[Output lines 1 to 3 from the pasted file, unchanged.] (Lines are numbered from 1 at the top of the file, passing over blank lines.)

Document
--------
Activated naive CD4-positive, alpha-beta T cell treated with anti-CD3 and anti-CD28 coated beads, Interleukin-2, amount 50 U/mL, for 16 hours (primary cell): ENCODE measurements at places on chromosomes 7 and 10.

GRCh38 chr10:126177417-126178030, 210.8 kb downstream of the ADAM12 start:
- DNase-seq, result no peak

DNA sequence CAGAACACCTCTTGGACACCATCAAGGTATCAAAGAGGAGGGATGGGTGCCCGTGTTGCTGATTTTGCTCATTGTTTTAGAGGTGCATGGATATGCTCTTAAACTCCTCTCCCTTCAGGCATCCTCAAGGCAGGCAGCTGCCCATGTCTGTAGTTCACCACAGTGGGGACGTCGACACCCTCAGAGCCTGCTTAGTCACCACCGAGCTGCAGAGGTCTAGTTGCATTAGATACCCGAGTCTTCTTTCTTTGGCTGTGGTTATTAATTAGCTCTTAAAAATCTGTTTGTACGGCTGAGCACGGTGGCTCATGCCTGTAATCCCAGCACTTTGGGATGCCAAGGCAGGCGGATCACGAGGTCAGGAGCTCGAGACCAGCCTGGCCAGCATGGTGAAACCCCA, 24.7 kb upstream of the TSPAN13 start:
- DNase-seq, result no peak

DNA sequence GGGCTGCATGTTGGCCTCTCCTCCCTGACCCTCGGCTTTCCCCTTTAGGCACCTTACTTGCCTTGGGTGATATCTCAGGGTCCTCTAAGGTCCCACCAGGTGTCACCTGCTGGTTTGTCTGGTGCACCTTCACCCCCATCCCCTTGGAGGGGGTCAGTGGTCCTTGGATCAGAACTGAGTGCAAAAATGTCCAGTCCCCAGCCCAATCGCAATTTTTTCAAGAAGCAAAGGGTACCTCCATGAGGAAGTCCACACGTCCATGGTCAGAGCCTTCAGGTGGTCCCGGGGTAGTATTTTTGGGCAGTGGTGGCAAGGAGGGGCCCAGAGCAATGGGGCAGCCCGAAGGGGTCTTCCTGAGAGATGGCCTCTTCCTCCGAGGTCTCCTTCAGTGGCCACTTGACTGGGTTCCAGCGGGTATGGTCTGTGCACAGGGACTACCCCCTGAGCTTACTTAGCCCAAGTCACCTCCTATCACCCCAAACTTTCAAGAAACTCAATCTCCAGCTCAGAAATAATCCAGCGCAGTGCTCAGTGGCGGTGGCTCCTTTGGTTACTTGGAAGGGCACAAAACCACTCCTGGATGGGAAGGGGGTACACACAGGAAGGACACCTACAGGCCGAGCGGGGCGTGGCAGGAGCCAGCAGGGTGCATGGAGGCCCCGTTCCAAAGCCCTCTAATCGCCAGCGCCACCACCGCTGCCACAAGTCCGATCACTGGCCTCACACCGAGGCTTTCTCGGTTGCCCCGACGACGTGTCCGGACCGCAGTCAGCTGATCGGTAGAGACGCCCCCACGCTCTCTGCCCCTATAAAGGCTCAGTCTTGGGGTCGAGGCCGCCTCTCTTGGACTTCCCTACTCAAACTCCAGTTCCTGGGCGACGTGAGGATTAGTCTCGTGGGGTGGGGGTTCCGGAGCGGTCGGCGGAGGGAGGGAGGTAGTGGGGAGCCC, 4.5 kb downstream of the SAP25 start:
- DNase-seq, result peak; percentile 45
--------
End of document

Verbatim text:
Activated naive CD4-positive, alpha-beta T cell treated with anti-CD3 and anti-CD28 coated beads, Interleukin-2, amount 50 U/mL, for 16 hours (primary cell): ENCODE measurements at places on chromosomes 7 and 10.

GRCh38 chr10:126177417-126178030, 210.8 kb downstream of the ADAM12 start:
- DNase-seq, result no peak